each of said leg portions being at least, in part, slidably received by portions of said frame means,

said leg portions, at least prior to the insertion of a needle carried by said syringe, being adapted to extend beyond the point of said needle,

said leg portions being generally symmetrically dis posed on opposite sides of a median plane intersecting the longitudinal axis of said needle when said frame means is connected to said syringe, and a connecting portion extending between the ends of said leg portions opposite to the ends of said leg portions which are slidably received by said frame means,

said connecting portion, at least prior to the insertion of said needle, being adapted to be disposed generally outward of the point of said needle.

3. An apparatus as described in claim 2 wherein said resilient, U-shaped, stabilizing means comprises a metallic, spring-like member, with the cross section of each leg portion thereof being generally rectangular and elongate in a direction transverse of a median plane of said stabilizing means.

4. An apparatus as described in claim 2 wherein said leg portions of said stabilizing means, when said frame means is connected to a hypodermic syringe, tend to diverge away from the axis of the needle of said syringe in a direction toward the free extremity of said needle.

5. An apparatus as described in claim 2 wherein said resilient leg portions of said stabilizing means are curved, at least in part, so as to remain in frictional engagement with the portions of said frame means in which they are slidably received.

6. An apparatus as described in claim 2 wherein said connecting portion of said stabilizing means is formed todefine a vein depressing portion which is operable to depress a vein and partially enclose an area generally facing a syringe needle and toward which said needle is to be advanced to enter said vein.

7. An apparatus as described in claim 2 wherein:

each leg portion of said stabilizing means, when said frame means is connected to a hypodermic syringe, is deflected generally away from the axis of the needle of said syringe and then is deflected generally back toward said needle axis to define substantially straight, flesh-depressing sections and said connection portion of said stabilizing means extends from said flesh-engaging section of each leg portion generally toward the axis of said needle and is of generally concave configuration in the direction facing said flesh-engaging sections.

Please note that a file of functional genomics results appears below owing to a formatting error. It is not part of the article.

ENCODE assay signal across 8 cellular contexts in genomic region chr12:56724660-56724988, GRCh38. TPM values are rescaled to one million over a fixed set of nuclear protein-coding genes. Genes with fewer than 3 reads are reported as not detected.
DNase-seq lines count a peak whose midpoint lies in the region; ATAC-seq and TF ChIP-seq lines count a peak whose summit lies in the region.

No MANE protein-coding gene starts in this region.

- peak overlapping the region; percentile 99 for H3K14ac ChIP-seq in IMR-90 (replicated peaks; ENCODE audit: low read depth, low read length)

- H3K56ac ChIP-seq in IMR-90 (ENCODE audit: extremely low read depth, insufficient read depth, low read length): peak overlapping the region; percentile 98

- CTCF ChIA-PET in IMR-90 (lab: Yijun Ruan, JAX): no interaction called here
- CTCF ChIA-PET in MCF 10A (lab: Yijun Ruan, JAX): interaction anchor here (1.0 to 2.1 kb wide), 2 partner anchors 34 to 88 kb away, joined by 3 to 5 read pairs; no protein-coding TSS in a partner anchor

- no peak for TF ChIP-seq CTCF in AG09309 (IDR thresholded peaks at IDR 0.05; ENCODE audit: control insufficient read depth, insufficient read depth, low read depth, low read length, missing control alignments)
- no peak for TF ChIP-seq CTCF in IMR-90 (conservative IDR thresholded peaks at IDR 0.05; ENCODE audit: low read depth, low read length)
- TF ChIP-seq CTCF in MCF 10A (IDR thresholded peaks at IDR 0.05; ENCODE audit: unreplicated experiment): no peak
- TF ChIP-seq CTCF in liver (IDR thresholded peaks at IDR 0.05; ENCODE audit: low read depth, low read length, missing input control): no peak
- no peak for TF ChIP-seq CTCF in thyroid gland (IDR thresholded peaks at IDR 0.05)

8. An apparatus as described in claim 7 wherein said resilient leg portions of said stabilizing means are curved, at least in part, so as to remain in frictional engagement with the portions of said frame means in which they are slidably received.

9. An apparatus as described in claim 7 wherein said leg portions of said stabilizing means, when said frame means is connected to a hypodermic syringe, tend to diverge away from the axis of the needle of said syringe in a direction toward the free extremity of said needle.

10. An apparatus as described in claim 9 wherein said resilient, U-shaped, stabilizing means comprising a unitary, metallic, spring-like member, with the cross section of each leg portion thereof being generally rectangular and elongate in a direction transverse of a median plane of said stabilizing means.

11. An apparatus as described in claim 10 wherein said connecting portion of said stabilizing means is formed to define a vein depressing section which is operable to depress a vein and partially enclose an area generally facing a syringe needle and toward which said needle is to be advanced to enter said vein.

References Cited UNITED STATES PATENTS 2,047,010 7/ 1936 Dickinson 128215 FOREIGN PATENTS 1,076,898 3/ 1960 Germany,

RICHARD A, GAUDET, Primary Exvaminer.

ROBERT E. MORGAN, Examiner.

Patent Citations
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Referenced by
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Classifications
U.S. Classification604/115
International ClassificationA61M5/42
Cooperative ClassificationA61M5/425
European ClassificationA61M5/42C